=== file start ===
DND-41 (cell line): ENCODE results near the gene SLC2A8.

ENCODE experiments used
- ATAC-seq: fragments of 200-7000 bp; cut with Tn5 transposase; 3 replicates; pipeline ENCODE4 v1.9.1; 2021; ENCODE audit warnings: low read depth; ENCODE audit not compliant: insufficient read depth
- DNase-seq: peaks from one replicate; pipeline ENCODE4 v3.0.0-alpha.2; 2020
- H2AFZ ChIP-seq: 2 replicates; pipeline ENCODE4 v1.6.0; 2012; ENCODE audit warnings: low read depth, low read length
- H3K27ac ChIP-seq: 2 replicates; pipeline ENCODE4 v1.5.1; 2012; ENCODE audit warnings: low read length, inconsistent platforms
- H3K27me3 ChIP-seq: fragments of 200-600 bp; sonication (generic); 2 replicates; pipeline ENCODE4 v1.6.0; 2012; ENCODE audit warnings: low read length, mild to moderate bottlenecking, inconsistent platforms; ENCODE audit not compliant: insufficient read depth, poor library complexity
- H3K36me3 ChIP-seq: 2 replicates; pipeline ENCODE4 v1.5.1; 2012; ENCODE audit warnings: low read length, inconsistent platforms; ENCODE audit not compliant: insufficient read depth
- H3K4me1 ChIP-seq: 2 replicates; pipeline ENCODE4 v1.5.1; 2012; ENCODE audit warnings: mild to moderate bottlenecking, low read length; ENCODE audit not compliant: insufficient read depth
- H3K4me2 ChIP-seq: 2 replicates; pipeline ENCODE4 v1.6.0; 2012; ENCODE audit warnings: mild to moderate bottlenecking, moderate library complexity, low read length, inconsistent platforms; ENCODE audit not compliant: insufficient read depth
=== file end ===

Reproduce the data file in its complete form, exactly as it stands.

DND-41 (cell line): ENCODE results near the gene SLC2A8.

ENCODE experiments used
- ATAC-seq: fragments of 200-7000 bp; cut with Tn5 transposase; 3 replicates; pipeline ENCODE4 v1.9.1; 2021; ENCODE audit warnings: low read depth; ENCODE audit not compliant: insufficient read depth
- DNase-seq: peaks from one replicate; pipeline ENCODE4 v3.0.0-alpha.2; 2020
- H2AFZ ChIP-seq: 2 replicates; pipeline ENCODE4 v1.6.0; 2012; ENCODE audit warnings: low read depth, low read length
- H3K27ac ChIP-seq: 2 replicates; pipeline ENCODE4 v1.5.1; 2012; ENCODE audit warnings: low read length, inconsistent platforms
- H3K27me3 ChIP-seq: fragments of 200-600 bp; sonication (generic); 2 replicates; pipeline ENCODE4 v1.6.0; 2012; ENCODE audit warnings: low read length, mild to moderate bottlenecking, inconsistent platforms; ENCODE audit not compliant: insufficient read depth, poor library complexity
- H3K36me3 ChIP-seq: 2 replicates; pipeline ENCODE4 v1.5.1; 2012; ENCODE audit warnings: low read length, inconsistent platforms; ENCODE audit not compliant: insufficient read depth
- H3K4me1 ChIP-seq: 2 replicates; pipeline ENCODE4 v1.5.1; 2012; ENCODE audit warnings: mild to moderate bottlenecking, low read length; ENCODE audit not compliant: insufficient read depth
- H3K4me2 ChIP-seq: 2 replicates; pipeline ENCODE4 v1.6.0; 2012; ENCODE audit warnings: mild to moderate bottlenecking, moderate library complexity, low read length, inconsistent platforms; ENCODE audit not compliant: insufficient read depth